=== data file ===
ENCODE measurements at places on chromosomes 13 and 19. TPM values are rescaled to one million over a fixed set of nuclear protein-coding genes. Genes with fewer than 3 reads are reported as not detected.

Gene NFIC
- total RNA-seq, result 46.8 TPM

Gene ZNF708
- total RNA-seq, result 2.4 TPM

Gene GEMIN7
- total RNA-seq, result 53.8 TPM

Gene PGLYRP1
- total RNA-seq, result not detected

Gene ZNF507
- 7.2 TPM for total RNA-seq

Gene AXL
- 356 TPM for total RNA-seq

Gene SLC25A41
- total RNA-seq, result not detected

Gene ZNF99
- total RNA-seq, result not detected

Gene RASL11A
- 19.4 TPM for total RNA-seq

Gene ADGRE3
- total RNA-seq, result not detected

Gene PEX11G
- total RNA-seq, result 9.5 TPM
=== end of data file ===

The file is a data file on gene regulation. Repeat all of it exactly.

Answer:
ENCODE measurements at places on chromosomes 13 and 19. TPM values are rescaled to one million over a fixed set of nuclear protein-coding genes. Genes with fewer than 3 reads are reported as not detected.

Gene NFIC
- total RNA-seq, result 46.8 TPM

Gene ZNF708
- total RNA-seq, result 2.4 TPM

Gene GEMIN7
- total RNA-seq, result 53.8 TPM

Gene PGLYRP1
- total RNA-seq, result not detected

Gene ZNF507
- 7.2 TPM for total RNA-seq

Gene AXL
- 356 TPM for total RNA-seq

Gene SLC25A41
- total RNA-seq, result not detected

Gene ZNF99
- total RNA-seq, result not detected

Gene RASL11A
- 19.4 TPM for total RNA-seq

Gene ADGRE3
- total RNA-seq, result not detected

Gene PEX11G
- total RNA-seq, result 9.5 TPM